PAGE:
Psychological Thriller

Mind Games: Memento Mori

By

This book will launch on May 18, 2020. Currently, only those with the link can see it. 🔒

Loved it! 😍

A psychological thriller that swoops between a troubled mind and the behaviour it causes. Definitely stays with you.

Synopsis

Newly qualified psychologist Gaby McCray is delighted to be invited to join the prestigious ETHOS, even though her father’s mysterious suicide is tied in with it. But immediately two of her patients invite Gaby to play sinister mind games to find out what they know about her father’s death and she can’t resist.
Regarding them as the psychopaths, Gaby plays their degenerate games, but becomes like them. And the more like them she becomes, the more disturbing the memories surfacing of the day her father put a bullet in his brain.
Retreating to her childhood home for solace, she discovers her father’s death was at her own hand, and both her patients know. Compounded by the discovery of CHIAROSCURO, a secret organisation of psychopaths set up within Ethos by her father, she forces the truth from the Director of Ethos. Chiaroscuro comprises ruthless psychopaths with an ‘on/off’ switch enabling them to function both normally or as a psychopath, at will. She is one too; a ‘sleeping Behemoth’ as the Director puts it. Threatened with exposure by both patients she seeks Chiarosuro’s help, knowing one day she must reciprocate. Until then the Behemoth lies dormant, guarding herself and her child.

There are some thrillers, psychological or otherwise, that creep into your head and stay there until you finish them, finally sure everyone is tucked in and somewhat safe. This is one of these books. It’s insidious, reaching tentacle-like into the reader’s thoughts, much like some of King’s more cerebral stories, where the sense of creeping evil colours every background.


Gaby’s life, growing up in the Petri dish of her father’s experiments, remains murky until the end of the book. Meanwhile, mysterious people drop into her adult life, telling her she doesn’t know herself or her father, and hinting at psychopathology. Meanwhile, Gaby still is suffering gaps in her everyday memories. Are they due to her medication, now discontinued? Or has she been taking it? The pill bottles rattle, are empty, are refilled, vanish.


Somehow, people have cameras everywhere that communicate with each other in mere seconds. I don’t live in the UK, land of a thousand cameras, but even then this seemed a bit over-the-top. That said, the combination of this and the uncomfortableness of Gaby’s fishbowl office added tremendous tension. Who is watching? From where? To what purpose? It’s especially chilling given Gaby’s memory gaps. Someone knows what she does in them, even if she doesn’t.


She is very confused and conflicted, and indeed, who wouldn’t be, given that every single person she encounters is laden with mysterious messages and half truths, which, as is common in the genre, are only hinted at in parts. This, as well as Gaby’s endless self-examination and talk, could become tiresome, but there’s just enough going on to keep the reader pulled inexorably through to the end of the book.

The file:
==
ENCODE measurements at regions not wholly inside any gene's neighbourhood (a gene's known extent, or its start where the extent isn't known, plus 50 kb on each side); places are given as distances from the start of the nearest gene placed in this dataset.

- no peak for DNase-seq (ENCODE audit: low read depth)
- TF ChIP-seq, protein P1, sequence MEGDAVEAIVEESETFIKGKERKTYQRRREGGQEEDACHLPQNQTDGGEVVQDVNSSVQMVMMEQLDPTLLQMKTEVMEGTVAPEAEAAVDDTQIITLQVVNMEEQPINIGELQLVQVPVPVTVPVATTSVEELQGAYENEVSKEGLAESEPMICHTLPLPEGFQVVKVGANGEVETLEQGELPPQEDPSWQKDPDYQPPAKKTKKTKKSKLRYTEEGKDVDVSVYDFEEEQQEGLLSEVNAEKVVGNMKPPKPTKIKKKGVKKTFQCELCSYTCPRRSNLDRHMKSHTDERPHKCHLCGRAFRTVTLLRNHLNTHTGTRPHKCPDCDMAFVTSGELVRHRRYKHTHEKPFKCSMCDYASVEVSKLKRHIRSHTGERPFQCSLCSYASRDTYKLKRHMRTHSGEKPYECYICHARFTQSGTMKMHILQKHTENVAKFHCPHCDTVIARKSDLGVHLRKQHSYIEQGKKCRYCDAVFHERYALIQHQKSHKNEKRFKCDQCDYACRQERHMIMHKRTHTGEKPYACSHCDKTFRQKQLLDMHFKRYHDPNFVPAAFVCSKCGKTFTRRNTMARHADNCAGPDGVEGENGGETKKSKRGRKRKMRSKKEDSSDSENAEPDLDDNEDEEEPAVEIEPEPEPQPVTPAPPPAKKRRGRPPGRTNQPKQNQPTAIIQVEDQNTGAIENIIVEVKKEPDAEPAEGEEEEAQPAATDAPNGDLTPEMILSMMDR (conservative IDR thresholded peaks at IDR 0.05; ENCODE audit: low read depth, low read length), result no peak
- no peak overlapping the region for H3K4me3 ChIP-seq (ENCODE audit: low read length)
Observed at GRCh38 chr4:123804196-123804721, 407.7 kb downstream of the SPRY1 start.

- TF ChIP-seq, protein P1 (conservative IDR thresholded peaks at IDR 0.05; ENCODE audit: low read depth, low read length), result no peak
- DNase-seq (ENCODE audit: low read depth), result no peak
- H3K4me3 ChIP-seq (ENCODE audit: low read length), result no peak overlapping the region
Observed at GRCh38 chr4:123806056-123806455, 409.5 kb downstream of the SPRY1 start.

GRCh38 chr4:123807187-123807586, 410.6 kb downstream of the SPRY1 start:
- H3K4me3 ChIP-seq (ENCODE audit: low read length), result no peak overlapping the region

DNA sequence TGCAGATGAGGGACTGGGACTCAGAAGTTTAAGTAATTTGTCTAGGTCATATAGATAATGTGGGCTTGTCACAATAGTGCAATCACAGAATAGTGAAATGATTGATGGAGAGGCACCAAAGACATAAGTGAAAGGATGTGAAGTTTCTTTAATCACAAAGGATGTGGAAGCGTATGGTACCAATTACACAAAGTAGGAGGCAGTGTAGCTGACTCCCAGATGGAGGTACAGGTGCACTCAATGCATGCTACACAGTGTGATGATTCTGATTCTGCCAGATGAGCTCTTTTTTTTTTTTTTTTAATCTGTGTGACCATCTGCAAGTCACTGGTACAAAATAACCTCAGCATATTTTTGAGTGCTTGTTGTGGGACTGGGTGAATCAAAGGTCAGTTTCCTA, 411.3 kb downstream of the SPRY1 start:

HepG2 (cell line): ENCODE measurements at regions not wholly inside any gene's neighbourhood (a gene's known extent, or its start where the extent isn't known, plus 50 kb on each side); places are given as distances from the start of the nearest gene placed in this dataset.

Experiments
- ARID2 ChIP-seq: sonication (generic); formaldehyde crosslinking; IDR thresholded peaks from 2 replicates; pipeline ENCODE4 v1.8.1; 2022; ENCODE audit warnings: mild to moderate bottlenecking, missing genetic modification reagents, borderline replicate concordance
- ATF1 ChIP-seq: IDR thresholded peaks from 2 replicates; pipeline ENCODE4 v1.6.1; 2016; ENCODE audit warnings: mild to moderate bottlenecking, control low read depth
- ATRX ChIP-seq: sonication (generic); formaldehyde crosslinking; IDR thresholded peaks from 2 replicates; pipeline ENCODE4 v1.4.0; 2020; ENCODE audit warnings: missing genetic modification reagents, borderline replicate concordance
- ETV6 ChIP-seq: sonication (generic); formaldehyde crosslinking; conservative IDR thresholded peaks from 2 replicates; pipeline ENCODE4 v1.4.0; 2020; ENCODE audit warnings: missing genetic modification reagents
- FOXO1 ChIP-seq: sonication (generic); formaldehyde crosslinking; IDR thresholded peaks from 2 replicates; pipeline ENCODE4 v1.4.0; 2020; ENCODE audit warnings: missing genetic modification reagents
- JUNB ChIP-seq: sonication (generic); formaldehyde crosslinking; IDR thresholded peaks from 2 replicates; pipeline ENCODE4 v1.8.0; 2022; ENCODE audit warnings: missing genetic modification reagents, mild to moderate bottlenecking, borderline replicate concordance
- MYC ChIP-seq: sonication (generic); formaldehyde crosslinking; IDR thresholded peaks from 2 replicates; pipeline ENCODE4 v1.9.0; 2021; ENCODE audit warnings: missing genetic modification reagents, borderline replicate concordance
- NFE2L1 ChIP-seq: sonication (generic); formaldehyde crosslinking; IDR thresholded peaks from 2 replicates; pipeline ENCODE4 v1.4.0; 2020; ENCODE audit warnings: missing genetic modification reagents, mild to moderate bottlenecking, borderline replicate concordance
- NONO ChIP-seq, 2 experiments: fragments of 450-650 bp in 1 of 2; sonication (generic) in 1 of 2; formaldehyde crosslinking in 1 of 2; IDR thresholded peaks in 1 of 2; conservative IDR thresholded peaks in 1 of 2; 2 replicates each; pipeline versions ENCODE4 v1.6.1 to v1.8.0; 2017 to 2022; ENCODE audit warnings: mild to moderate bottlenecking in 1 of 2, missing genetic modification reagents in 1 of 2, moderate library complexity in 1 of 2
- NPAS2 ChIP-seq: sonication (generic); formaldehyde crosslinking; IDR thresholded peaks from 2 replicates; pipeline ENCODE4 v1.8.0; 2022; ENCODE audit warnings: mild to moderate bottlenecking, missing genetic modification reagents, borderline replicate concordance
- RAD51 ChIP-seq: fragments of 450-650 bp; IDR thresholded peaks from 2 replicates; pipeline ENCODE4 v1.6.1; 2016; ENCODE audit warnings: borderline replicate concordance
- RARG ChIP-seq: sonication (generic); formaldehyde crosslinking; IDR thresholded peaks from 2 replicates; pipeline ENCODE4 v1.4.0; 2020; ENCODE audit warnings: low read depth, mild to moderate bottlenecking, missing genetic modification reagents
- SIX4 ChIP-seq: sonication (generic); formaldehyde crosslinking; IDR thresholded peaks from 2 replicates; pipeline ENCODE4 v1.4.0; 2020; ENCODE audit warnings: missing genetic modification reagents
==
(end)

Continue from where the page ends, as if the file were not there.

There’s a lot of Gaby’s father’s philosophy inserted through the book, and most of this is patently psychopathic. This makes it difficult to swallow, or comprehend. I was a naughty reader and skipped over some of the italicized sections, but then, I skipped ALL the Elvish singing in Tolkien, so you know what kind of reader I am...


I didn’t seem to miss much in either case, and remained glued to the story.


It’s a thick read, and demands some attention - definitely not one of those light, racing to the climax thrillers. It is worth the effort, however.


The ending was both expected and well-prepared, as the clues were piled up all along. Martin plays honestly with her readers, and gives just the right number of hints to make the “aha!” moment satisfying. There were one or two loose ends I couldn’t explain, but I suspect a second reading would provide them. This is a book you could read twice. In fact, if you’ll just excuse me....

Reviewed by

An avid reader of all genres except romance. Published writer of humour and short fiction/non-fiction. Currently working on a fiction trilogy: Recycled Virgin is out now on Amazon; Deceiving the Devil will be published in June 2020.

Retired nurse. Now artist and crafter plus writing, of course!

Synopsis

Newly qualified psychologist Gaby McCray is delighted to be invited to join the prestigious ETHOS, even though her father’s mysterious suicide is tied in with it. But immediately two of her patients invite Gaby to play sinister mind games to find out what they know about her father’s death and she can’t resist.
Regarding them as the psychopaths, Gaby plays their degenerate games, but becomes like them. And the more like them she becomes, the more disturbing the memories surfacing of the day her father put a bullet in his brain.